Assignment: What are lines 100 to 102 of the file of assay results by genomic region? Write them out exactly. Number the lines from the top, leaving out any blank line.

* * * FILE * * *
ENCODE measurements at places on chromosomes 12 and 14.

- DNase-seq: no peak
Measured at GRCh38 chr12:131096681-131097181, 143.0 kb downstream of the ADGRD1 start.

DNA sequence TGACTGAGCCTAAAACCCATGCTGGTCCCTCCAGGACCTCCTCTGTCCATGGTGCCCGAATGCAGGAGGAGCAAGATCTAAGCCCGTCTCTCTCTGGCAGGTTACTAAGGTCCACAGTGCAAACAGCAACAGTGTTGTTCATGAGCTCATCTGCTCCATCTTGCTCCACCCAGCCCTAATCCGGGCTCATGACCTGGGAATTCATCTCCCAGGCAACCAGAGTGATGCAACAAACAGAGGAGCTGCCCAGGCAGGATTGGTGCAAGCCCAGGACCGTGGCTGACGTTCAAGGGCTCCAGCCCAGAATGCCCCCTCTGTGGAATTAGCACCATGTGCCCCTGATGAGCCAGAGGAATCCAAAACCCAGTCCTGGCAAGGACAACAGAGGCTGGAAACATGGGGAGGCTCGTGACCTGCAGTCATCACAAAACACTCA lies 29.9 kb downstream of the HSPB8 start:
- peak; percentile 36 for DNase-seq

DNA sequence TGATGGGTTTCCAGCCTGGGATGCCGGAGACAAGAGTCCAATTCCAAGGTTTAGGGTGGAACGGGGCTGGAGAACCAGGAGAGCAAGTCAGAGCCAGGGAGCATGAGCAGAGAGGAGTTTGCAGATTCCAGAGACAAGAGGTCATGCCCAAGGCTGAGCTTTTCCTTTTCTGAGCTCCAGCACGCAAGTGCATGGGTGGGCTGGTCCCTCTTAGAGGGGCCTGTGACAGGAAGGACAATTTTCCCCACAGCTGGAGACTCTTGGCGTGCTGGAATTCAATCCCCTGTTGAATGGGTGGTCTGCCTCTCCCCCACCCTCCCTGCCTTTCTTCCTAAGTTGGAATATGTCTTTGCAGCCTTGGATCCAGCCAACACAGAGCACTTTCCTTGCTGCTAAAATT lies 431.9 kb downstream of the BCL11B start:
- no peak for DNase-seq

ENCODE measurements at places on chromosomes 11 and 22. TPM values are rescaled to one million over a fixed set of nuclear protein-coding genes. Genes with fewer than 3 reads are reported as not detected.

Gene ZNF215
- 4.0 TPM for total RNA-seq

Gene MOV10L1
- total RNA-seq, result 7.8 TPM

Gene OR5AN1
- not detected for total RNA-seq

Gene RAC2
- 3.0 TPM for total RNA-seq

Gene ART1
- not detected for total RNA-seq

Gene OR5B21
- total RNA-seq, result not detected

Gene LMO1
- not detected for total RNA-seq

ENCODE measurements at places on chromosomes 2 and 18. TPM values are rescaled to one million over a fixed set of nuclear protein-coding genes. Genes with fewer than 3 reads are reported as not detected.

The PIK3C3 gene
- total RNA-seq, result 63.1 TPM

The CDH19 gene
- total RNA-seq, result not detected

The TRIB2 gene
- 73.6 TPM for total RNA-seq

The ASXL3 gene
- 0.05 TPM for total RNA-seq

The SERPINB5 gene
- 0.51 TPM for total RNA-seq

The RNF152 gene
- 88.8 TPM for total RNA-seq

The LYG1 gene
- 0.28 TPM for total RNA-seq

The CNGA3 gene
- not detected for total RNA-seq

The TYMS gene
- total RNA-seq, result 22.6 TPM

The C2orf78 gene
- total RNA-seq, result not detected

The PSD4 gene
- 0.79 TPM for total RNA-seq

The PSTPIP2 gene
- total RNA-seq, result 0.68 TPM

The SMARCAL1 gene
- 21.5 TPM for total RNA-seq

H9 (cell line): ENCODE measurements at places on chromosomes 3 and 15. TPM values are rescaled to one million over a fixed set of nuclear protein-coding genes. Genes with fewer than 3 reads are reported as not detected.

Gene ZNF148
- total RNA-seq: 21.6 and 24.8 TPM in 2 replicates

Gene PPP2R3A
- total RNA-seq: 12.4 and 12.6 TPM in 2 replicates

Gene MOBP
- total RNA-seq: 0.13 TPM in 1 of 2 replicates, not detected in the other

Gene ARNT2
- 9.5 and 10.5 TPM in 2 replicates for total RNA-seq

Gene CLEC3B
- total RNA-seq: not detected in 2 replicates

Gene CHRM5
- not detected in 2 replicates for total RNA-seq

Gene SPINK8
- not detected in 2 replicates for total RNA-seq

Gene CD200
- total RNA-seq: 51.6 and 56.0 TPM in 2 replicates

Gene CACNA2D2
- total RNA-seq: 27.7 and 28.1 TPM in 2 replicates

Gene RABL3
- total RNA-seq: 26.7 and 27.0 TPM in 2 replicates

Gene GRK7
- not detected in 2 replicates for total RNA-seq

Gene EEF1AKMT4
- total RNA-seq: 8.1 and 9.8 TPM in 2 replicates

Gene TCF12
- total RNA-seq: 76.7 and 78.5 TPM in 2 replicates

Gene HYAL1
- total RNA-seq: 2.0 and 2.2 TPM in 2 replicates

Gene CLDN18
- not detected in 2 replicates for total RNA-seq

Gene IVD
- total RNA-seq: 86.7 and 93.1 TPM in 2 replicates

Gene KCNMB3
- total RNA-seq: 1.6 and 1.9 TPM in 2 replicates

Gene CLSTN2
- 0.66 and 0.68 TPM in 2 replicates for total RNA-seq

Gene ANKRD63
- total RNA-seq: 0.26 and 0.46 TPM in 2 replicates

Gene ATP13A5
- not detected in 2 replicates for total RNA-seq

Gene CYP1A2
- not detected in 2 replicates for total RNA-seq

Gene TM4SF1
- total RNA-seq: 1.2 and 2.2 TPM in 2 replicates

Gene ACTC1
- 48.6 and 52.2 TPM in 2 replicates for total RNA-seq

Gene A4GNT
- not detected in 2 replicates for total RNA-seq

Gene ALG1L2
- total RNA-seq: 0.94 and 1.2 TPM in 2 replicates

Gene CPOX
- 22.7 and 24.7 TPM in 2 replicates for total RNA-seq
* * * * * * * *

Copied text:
- total RNA-seq: 0.94 and 1.2 TPM in 2 replicates

Gene CPOX
- 22.7 and 24.7 TPM in 2 replicates for total RNA-seq